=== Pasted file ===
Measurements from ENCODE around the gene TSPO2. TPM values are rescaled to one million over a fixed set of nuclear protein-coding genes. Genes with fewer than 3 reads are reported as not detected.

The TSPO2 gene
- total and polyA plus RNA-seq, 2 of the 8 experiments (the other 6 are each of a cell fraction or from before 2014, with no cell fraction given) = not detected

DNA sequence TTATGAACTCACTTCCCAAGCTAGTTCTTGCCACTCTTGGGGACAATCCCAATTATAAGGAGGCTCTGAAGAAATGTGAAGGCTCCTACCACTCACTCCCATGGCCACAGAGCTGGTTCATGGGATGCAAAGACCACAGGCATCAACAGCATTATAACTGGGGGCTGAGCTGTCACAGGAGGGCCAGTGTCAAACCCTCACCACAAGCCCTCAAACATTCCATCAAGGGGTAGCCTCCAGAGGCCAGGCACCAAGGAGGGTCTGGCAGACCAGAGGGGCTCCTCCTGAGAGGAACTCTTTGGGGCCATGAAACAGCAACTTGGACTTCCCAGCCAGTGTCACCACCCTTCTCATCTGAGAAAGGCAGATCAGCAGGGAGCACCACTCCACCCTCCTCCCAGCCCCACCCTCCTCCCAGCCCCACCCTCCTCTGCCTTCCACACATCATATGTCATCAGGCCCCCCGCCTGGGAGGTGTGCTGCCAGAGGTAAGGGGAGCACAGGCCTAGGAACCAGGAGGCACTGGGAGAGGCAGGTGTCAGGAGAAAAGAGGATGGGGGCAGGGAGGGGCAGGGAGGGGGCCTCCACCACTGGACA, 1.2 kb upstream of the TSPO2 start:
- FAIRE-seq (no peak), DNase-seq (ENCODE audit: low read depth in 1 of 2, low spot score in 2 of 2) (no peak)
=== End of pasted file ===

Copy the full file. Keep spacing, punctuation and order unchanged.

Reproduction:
Measurements from ENCODE around the gene TSPO2. TPM values are rescaled to one million over a fixed set of nuclear protein-coding genes. Genes with fewer than 3 reads are reported as not detected.

The TSPO2 gene
- total and polyA plus RNA-seq, 2 of the 8 experiments (the other 6 are each of a cell fraction or from before 2014, with no cell fraction given) = not detected

DNA sequence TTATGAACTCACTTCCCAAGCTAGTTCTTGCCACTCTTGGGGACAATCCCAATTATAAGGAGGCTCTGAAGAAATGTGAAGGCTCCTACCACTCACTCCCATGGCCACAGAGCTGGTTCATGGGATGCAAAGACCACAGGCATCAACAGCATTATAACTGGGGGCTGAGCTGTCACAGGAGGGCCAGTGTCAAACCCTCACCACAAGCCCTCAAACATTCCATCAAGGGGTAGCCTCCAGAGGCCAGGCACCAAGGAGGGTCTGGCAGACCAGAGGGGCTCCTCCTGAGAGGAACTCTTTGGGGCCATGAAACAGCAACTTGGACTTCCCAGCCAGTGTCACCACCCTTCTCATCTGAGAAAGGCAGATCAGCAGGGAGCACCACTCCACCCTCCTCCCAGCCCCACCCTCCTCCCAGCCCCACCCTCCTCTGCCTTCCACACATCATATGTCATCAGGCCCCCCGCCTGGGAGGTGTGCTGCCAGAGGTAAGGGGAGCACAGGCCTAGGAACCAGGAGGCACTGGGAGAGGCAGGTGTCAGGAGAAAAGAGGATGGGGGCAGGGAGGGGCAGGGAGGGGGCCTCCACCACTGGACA, 1.2 kb upstream of the TSPO2 start:
- FAIRE-seq (no peak), DNase-seq (ENCODE audit: low read depth in 1 of 2, low spot score in 2 of 2) (no peak)